D. Media Violence, Gambling, and Children
The FTC is continuing to monitor violent media directed toward children, and appreciates the strong congressional support we have received on this issue. In a September 2000 report, the agency reported that the entertainment industry targeted advertising and promotion of violent video games, movies, and music to children.(24) We received requests from Congress to take a variety of steps to follow up on this report. In particular, this Subcommittee requested, through report language in the fiscal year 2002 bill, that the FTC continue its efforts in child protection through three related initiatives: consumer research and workshops, an underage shopper retail compliance survey, and marketing and data collection.(25)
In response to these requests, in April 2001 the FTC released a follow-up report outlining improvements in the movie and electronic game industries but finding no appreciable change in the music industry's target marketing practices.(26) The agency released a second follow-up report in December 2001, finding that the movie and electronic game industries had made continued improvements. The December 2001 report also found that the music industry had made some progress in disclosing parental advisory label information in its advertising, but the Commission's review of advertising placement showed that the music industry had not altered its marketing practices since the September 2000 report.(27) The December report also described the results of a second underage shopper retail compliance survey. The FTC will release a third follow-up report in June 2002. In addition, as requested by this Subcommittee, the Commission's staff is conducting research on appropriate consumer education messages for parents.
The Commission also is working to respond to the language in last year's appropriations bill regarding the marketing of online gambling sites to children. The FTC staff conducted a "surf" of online gambling sites,(28) which revealed that minors easily can access online gambling and frequently are exposed to advertisements for online gambling on general use, non-gambling web sites. As a result, FTC staff met with representatives of the online gambling industry to seek voluntary corrective action and also met with interested consumer advocates. The FTC, in conjunction with industry representatives, will launch a consumer and business education campaign warning about the dangers of underage online gambling. Online gambling industry representatives also have advised FTC staff that they will devise a Guide to Best Practices regarding clear and conspicuous disclosures of warnings about underage gambling prohibitions, effective blocking methods, and restricted placement of industry advertisements.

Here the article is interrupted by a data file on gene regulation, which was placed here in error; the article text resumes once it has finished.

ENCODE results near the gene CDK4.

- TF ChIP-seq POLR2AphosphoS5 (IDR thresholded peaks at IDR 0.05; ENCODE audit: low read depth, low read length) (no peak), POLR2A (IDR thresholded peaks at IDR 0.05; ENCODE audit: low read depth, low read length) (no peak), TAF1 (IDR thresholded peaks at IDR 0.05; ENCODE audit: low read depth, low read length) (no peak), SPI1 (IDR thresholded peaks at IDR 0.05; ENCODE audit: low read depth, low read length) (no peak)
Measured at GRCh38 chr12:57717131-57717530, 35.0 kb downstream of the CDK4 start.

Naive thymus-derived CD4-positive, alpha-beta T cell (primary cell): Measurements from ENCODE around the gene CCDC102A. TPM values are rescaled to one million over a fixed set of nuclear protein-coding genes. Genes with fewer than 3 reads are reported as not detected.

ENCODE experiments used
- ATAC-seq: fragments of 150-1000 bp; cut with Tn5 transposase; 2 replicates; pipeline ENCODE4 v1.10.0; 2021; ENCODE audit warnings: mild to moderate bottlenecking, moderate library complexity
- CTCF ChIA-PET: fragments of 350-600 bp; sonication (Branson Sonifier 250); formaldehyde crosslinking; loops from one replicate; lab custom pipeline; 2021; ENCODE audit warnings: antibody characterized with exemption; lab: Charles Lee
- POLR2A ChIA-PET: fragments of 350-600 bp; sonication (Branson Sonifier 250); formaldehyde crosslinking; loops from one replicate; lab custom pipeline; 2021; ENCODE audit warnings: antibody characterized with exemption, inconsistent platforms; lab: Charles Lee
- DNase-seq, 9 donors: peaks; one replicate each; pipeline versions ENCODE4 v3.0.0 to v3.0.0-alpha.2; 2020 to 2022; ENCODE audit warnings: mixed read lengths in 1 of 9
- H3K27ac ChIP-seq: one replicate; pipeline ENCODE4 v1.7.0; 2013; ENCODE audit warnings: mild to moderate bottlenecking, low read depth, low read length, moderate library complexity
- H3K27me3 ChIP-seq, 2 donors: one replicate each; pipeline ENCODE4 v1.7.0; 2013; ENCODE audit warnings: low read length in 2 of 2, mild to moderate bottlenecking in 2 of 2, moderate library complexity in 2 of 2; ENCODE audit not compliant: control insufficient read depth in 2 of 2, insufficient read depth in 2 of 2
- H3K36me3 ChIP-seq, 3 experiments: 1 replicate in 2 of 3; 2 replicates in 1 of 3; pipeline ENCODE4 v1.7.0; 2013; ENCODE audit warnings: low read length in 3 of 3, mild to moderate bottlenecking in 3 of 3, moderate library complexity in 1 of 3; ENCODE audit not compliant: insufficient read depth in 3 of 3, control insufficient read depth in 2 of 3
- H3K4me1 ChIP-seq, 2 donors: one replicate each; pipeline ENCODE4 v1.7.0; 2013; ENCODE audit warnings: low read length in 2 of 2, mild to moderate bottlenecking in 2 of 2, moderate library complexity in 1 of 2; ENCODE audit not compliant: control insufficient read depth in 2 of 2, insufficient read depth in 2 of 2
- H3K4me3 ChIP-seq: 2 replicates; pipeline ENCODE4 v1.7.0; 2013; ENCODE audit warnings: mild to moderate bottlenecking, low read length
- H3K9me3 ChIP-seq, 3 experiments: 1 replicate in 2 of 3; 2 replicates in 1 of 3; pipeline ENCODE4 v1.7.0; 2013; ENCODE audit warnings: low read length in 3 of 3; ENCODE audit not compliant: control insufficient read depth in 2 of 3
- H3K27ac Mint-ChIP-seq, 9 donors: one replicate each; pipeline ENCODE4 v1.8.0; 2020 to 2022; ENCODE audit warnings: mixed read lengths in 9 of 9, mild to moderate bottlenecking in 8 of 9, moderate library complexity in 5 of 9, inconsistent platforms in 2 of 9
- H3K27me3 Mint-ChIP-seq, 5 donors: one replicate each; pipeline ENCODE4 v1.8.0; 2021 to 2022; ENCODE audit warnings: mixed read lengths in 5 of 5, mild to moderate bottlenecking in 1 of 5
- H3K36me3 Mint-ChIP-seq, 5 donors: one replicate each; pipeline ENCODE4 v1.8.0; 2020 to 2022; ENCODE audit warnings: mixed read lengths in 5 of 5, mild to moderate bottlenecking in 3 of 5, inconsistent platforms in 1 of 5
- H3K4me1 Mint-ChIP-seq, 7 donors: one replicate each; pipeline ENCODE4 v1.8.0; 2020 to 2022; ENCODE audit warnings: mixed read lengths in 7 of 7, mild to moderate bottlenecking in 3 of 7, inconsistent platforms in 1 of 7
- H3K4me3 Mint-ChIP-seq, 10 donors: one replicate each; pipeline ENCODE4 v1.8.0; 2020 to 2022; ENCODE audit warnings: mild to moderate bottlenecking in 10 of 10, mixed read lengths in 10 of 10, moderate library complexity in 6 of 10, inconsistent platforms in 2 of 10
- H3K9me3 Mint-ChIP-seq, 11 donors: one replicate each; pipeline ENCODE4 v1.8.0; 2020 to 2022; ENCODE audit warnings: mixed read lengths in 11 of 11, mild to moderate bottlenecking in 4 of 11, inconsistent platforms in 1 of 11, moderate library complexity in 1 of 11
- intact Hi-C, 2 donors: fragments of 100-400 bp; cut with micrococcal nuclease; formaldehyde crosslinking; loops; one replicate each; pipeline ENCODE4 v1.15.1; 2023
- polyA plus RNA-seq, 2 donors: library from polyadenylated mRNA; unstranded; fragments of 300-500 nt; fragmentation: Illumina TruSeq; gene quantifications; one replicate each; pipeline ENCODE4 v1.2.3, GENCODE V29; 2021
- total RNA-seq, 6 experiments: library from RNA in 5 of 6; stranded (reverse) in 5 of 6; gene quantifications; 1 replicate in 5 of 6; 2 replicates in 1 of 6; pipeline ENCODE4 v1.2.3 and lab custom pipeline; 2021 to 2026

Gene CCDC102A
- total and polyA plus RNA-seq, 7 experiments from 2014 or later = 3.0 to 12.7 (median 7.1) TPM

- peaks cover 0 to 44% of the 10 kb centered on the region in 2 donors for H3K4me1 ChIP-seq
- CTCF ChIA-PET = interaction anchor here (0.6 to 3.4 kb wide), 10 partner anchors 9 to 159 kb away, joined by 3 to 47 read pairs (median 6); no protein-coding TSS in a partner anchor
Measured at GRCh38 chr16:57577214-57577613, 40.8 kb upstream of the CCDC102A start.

The FTC will continue to respond to the challenges created by the increasingly global marketplace. First, the FTC will participate in international efforts to craft policies and self-regulatory programs to protect consumers. Second, we will build new international partnerships to tackle cross-border fraud through information sharing and coordinated law enforcement. An example is the FTC's participation in the International Marketing Supervision Network (IMSN), a network of consumer protection and fair trade organizations from more than two dozen countries. The IMSN identifies worldwide enforcement issues, facilitates the sharing of information about cross-border commercial activities affecting consumer interests, and encourages international cooperation among law enforcement agencies. Another example is econsumer.gov, a joint effort by the United States and fifteen other countries to gather and share cross-border e-commerce complaints.
Third, to meet the challenge of identifying critical consumer issues in the global marketplace, the FTC plans to continue to use its Consumer Information System, a consumer complaint database, to identify and target the most serious consumer problems. By sharing fraud complaints with a broad group of law enforcement partners through the secure Consumer Sentinel Web site, the FTC enhances the effectiveness of law enforcement agencies across the United States, Canada, and Australia. The FTC also will continue training enforcement officials on how to bring cases involving new technologies. Since FY 2001, the FTC has educated more than 1,750 law enforcement personnel from more than 20 countries, 38 states, 23 U.S. federal agencies, and 19 Canadian agencies on use of the fraud database.
F. Consumer Outreach
Just as consumer outreach is a key component of the FTC's efforts to protect consumers' privacy, the FTC will continue to place great emphasis on consumer outreach involving fraud and deception. Our consumer education programs provide two key benefits. First, they inform consumers of their rights under various consumer protection laws. Second, they give consumers the information they need to identify and avoid fraud and deception in the marketplace. In FY 2002, the FTC will use national and local media, state and local government agencies, business and consumer groups, and the ftc.gov and consumer.gov Web sites to reach millions of consumers across the country. The FTC also will continue to reach consumers through its Consumer Response Center and the hundreds of consumer protection organizations that distribute FTC materials and provide links to the FTC Web site. In FY 2001, the FTC issued 77 publications, distributed more than 5.4 million print publications, and logged more than 9.6 million accesses of its publications on the ftc.gov Web site. The FTC also will continue to host workshops to highlight the FTC's activities and resources for Congressional district office staff. By July of this year, the FTC will have held workshops in each of its regional offices for all Congressional district offices.